I see. Ok, I see. So the whole thing was just to attract readers so that someone might make a statement about… the real Dawkins’ religious beliefs. Why, now that you mention it, he is one of the world’s most outspoken atheists. He has enemies. Well then, I suppose that impersonating him and misleading his fans is a perfectly legitimate way to express your disagreements with him, and certainly not counter to any message you may have earnestly wanted to deliver. Well-played, chap (this is my sarcastic font).

You fooled me at least, although others were not so easily duped. I mean, I understand why people read the updates from Fake Ira Glass and Fake Stephen Colbert. Those are entertainment personalities. I mean, it wasn’t as if anyone was seriously hoping @DarthVader was, in fact, a mischievous James Earl Jones. To some degree the creative impulse is spawned by simply having a username free. Lord knows I understand that, having recently been acquainted with cyber-squatters. I considered being the escaped Philip K. Dick robot for a time. I never wanted to be the robot, of course — I just wanted to pretend to be him on the internet; to take on that persona and explore it till I reached a conclusion.

Fake Dawkins realized his conclusion rather quickly, and the warning signs were there all along, if one were to look. Dr. Dawkins was in Oxford, but somehow his timezone wasn’t. Second, he missed a Douglas Adams reference, though one might assume he wouldn’t since he wrote the man’s eulogy. Of course, something all 1700 of us missed, the fifth tweet: “I hope this will open a new avenue of communication for atheists and non-believers on the web.” The plan laid bare.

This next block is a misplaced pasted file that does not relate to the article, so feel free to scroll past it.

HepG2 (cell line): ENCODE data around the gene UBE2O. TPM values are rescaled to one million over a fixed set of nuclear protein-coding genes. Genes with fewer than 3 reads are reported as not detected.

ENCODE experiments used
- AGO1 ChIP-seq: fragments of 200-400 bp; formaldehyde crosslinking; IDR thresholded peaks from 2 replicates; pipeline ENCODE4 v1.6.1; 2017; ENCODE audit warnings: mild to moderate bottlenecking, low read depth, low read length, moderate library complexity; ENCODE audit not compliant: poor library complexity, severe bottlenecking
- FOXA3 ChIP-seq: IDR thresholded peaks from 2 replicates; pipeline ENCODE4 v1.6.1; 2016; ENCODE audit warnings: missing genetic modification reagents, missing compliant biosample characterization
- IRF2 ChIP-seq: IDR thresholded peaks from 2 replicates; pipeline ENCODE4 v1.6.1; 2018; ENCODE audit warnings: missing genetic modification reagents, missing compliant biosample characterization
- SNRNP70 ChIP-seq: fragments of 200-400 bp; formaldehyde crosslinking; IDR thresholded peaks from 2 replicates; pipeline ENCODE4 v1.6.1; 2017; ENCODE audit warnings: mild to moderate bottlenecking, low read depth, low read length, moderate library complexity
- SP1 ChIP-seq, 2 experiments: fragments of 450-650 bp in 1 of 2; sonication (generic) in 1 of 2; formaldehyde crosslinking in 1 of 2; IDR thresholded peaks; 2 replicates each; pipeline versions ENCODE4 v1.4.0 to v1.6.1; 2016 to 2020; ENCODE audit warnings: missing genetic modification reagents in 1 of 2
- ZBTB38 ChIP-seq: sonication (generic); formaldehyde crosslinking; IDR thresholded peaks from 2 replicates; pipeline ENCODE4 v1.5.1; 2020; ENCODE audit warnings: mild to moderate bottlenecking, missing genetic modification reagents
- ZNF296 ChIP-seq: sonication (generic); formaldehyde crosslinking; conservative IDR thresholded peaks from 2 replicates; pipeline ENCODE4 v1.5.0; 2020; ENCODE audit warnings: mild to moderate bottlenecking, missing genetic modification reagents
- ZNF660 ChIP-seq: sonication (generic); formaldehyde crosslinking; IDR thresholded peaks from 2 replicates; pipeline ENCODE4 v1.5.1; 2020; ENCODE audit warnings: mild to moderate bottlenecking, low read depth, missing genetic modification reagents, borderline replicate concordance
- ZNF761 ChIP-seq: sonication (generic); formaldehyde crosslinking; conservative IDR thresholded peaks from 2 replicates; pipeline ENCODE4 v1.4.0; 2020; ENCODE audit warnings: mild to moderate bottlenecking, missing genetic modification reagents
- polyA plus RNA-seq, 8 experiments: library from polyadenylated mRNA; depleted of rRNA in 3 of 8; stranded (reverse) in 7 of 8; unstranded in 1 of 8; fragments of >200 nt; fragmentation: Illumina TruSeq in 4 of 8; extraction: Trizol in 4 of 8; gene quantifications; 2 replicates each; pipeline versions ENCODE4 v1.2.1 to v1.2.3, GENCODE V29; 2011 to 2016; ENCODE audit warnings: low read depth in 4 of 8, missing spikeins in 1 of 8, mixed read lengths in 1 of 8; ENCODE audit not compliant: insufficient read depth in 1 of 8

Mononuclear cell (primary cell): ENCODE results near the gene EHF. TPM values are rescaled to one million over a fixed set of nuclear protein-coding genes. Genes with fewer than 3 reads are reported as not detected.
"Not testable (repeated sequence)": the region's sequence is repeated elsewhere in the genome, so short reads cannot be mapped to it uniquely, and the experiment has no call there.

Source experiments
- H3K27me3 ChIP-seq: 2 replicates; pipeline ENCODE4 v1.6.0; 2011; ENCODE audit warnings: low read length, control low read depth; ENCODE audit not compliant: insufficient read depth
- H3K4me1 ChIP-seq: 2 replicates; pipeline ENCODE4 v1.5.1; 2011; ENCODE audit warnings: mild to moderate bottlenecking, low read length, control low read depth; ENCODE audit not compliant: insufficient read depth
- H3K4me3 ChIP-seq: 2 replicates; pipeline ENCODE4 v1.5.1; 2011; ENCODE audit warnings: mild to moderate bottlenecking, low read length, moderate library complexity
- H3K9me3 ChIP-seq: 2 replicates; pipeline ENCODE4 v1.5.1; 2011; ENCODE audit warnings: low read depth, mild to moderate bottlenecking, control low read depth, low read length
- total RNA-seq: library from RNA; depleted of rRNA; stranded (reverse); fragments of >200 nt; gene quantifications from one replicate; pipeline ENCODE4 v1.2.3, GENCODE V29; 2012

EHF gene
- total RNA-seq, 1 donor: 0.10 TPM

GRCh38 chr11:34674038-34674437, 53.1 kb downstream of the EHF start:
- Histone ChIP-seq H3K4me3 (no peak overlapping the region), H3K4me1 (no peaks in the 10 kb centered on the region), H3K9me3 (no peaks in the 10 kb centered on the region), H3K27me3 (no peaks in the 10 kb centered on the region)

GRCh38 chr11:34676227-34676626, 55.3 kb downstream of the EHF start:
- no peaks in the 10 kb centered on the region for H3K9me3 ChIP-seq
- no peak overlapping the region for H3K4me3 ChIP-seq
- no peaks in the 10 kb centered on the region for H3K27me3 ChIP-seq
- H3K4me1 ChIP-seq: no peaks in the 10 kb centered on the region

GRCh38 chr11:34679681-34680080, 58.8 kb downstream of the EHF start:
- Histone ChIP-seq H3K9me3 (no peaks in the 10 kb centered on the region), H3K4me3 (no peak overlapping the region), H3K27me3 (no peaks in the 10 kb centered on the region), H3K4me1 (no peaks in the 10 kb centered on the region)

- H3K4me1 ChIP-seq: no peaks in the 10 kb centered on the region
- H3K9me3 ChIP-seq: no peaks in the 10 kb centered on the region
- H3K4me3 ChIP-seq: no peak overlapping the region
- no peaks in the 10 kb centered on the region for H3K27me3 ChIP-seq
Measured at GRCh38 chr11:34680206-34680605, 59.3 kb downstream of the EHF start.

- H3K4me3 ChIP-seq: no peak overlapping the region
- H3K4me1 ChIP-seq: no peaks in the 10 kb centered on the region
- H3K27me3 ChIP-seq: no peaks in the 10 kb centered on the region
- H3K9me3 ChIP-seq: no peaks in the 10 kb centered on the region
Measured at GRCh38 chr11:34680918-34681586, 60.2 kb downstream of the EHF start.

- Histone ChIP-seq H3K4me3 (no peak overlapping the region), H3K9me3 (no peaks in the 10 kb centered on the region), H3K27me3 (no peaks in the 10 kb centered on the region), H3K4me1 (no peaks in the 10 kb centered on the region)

Nothing sinister there, I suppose. Nothing more sinister than duping a bunch of teenagers into thinking a cool band is gonna play for prom, then having a bunch of local reverends dress up as Devo. Which, come to think, would be much much cooler than Fake Richard Dawkins. My one truest and shiniest hope is that we’ve learned something here today. Something about belief; indeed, faith. Twitter’s not real… and neither is the internet. It’s all made up from our heads just like evolution. It’s the stuff that dreams are made of. It’s all just concepts. The concept that, yes, I can peek in on the wondrously normal lives of those famous and endeared to me, and I can know them as I never would have before, and I can—at moment’s notice—respond to them personally and have them respond in kind. Well, it wasn’t real. That’s ok. Often the reality is never as good as the fantasy (mmm… hollandaise sauce). But then again, one can always hope that it will be.

EDIT: I’m just gonna leave this right here: